But, for many of you, controlling the design, layout, and styles is crucial for your blogging experience because the content is only a part of what it means to blog and express yourself (I totally agree with this, by the way). You need to be able to add your style, your character, your design to the blog and not feel limited or tied down.

As a result, you most likely will be looking into using a self hosted solution!

4. Features, Code, Functionality

I HEART jQUERY

This is very similar to the Design consideration above and almost for the same reasons. Free blogging services will typically disallow many neat features and functionalities that are available to self hosted blog systems.

For some of you this isn’t a big deal either since you just need to be able to type in content and hit the ‘Publish’ button. The neat Twitter widget? No big deal you say. The custom javascript effect that you saw on so-and-so’s blog? Eh, don’t need it you answer. Well great! You have your solution – go with a free software service.

But, if you like to tinker around with features that may not be allowed on a free service, like to experiment with small bits of code to add neat features, or are even a software developer, then the answer is obvious: You’ll be needing a self-hosted solution to give you complete development freedom to add those neat features that will engage your audience better.

Coupled with design freedom, a self hosted solution is killer.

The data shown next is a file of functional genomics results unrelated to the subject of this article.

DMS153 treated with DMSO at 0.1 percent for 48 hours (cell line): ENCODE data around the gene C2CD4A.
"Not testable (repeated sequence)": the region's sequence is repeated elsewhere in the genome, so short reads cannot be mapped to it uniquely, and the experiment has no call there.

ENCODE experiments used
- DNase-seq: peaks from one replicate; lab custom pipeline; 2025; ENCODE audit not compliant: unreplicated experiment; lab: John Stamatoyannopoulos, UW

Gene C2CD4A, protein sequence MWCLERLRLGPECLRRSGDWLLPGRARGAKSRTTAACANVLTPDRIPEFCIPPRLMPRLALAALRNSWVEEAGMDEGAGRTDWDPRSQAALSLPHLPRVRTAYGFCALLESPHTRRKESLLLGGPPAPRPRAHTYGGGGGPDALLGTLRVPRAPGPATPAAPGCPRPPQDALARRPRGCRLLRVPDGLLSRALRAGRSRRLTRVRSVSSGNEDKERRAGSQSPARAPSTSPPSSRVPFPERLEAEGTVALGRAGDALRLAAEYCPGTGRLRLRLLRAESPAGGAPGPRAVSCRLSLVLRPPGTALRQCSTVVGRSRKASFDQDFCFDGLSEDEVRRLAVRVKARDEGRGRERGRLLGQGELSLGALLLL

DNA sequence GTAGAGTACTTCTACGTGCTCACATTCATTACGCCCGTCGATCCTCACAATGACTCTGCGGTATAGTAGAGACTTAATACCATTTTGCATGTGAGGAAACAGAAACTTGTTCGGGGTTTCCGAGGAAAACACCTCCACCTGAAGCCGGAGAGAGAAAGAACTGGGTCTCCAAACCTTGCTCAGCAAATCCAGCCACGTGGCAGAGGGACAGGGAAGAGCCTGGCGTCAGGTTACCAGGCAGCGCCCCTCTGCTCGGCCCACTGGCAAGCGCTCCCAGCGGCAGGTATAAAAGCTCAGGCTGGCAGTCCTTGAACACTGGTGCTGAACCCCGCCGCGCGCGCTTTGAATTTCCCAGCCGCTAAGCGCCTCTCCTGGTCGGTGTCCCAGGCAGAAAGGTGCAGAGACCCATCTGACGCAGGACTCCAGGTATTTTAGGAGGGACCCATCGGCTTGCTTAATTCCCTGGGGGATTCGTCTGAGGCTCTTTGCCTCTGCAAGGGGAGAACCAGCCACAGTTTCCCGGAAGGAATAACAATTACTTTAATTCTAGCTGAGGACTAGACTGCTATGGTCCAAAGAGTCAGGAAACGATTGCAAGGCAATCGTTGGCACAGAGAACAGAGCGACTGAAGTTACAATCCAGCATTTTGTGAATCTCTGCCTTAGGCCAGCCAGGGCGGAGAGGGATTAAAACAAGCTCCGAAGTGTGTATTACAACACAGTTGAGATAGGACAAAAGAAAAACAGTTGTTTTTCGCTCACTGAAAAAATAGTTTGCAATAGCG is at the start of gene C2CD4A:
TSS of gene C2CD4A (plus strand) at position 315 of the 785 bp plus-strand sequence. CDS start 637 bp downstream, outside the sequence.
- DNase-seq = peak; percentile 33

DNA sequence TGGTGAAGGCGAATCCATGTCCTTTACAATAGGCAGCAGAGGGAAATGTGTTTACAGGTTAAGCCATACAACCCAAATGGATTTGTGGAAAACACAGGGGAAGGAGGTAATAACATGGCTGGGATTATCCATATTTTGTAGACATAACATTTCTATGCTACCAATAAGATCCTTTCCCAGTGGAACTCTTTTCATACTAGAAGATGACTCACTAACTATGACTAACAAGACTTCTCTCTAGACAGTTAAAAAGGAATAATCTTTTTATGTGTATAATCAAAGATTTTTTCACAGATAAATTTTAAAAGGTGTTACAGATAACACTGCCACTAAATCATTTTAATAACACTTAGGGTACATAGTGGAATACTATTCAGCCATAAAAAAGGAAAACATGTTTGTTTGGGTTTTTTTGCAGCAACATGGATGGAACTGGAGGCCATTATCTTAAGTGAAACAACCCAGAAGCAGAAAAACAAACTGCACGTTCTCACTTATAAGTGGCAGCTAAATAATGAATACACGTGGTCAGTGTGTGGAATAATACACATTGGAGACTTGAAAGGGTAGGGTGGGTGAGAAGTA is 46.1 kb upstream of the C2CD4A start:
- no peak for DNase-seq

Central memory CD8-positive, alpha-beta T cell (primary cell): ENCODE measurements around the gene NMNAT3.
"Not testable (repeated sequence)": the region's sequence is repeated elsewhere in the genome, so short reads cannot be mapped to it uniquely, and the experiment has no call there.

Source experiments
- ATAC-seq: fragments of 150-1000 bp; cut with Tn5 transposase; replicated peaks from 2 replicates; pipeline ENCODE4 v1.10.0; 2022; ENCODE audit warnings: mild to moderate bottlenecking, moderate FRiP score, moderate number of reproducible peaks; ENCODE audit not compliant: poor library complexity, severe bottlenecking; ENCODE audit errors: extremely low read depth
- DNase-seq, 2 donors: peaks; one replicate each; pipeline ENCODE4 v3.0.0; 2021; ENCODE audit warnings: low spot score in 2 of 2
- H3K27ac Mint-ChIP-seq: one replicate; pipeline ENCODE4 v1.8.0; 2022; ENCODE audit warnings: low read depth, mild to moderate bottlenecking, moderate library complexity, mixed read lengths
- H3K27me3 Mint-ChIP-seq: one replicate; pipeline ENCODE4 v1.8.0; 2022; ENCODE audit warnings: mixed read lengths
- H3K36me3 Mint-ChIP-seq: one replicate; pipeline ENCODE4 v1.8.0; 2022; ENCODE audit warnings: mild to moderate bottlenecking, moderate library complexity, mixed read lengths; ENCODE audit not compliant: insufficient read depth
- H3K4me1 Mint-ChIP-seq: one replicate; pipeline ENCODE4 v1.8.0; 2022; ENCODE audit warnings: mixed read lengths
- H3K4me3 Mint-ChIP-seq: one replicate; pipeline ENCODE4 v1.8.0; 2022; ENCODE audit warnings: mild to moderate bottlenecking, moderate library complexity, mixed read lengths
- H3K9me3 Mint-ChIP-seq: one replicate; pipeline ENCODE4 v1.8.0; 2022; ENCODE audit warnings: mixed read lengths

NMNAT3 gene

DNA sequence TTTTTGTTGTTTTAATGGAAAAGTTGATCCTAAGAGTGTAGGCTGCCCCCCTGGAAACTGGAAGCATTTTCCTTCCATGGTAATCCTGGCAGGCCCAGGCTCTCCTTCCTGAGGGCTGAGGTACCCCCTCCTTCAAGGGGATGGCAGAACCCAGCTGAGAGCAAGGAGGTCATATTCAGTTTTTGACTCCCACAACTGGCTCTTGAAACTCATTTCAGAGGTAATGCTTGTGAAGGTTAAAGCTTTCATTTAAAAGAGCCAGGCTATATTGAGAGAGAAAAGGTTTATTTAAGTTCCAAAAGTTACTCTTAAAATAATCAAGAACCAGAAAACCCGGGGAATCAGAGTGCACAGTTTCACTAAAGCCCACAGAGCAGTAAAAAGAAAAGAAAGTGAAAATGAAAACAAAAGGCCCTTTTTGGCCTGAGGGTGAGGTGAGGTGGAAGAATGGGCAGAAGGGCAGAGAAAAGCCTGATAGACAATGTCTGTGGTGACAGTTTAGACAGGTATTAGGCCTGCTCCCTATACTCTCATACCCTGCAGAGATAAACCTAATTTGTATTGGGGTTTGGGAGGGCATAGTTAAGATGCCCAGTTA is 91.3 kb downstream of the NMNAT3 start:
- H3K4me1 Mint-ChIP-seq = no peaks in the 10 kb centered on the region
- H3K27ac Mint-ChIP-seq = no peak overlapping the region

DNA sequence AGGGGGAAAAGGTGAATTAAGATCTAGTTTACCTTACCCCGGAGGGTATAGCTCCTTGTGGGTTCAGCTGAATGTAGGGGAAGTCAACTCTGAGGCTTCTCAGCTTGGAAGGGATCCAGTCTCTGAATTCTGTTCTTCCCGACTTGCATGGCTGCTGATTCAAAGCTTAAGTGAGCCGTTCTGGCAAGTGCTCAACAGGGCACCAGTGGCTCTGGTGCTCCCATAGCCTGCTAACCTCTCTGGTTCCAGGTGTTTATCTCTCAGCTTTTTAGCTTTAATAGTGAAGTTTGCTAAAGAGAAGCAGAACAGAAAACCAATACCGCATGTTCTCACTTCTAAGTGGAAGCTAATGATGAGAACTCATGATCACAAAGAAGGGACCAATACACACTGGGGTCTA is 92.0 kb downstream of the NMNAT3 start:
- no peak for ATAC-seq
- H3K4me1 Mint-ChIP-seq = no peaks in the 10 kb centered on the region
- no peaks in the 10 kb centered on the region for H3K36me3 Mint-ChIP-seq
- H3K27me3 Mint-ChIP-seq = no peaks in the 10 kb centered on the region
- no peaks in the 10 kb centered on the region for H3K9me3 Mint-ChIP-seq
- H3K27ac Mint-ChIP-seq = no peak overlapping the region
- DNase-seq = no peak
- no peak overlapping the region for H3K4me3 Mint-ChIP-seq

5. SEO, URLs, Domains

Your blog is competing for attention. Why set yourself back already?

Most free blogging solutions will force you to have either a sub-domain off of their main site or a sub-folder (typically the former).

What this means is that your neat, creative, and unique domain name is now longer, harder to remember, and a bit more confusing to the end user. For example, what could have been:

www.theBestBlogEver.com tweet

Now becomes something like:

www.theBestBlogEver.blogspot.com tweet

or

www.theBestBlogEver.wordpress.com tweet

Both add a significant amount of characters!

What does this mean to your Search Engine Optimization (your ability to be found via search engines)? It has been noted by many that it makes it harder to find, especially as it relates to the particular keywords that you’re trying to capture, manage, and control.

What does this mean in layman’s terms? It’s worse for your SEO than if you had gone self hosted and ultimately impacts some other significant elements of your growing success (see #7).

Finally, it’s just not as pretty, which impacts your Brand (see #9).

6. FTP Access, Apps, Sites, and Email

Going self hosted not only provides you the freedom to design and develop your blog more creatively but it also gives you access to your server and hosting so that you create other neat things that may ultimately compliment your blog in ways that a free service could never do.

For example, there are a lot of neat web services and applications out there that you may want to setup as well that might increase engagement, readership, and response. Since you already have a server and host for your blog you can easily add these other applications at no additional cost.

Another benefit is hosting your own files, which may be extremely large in size. You wouldn’t be able to do this if you had a free service since they have bandwidth and usage caps typically (or at least caps on the size of your uploads).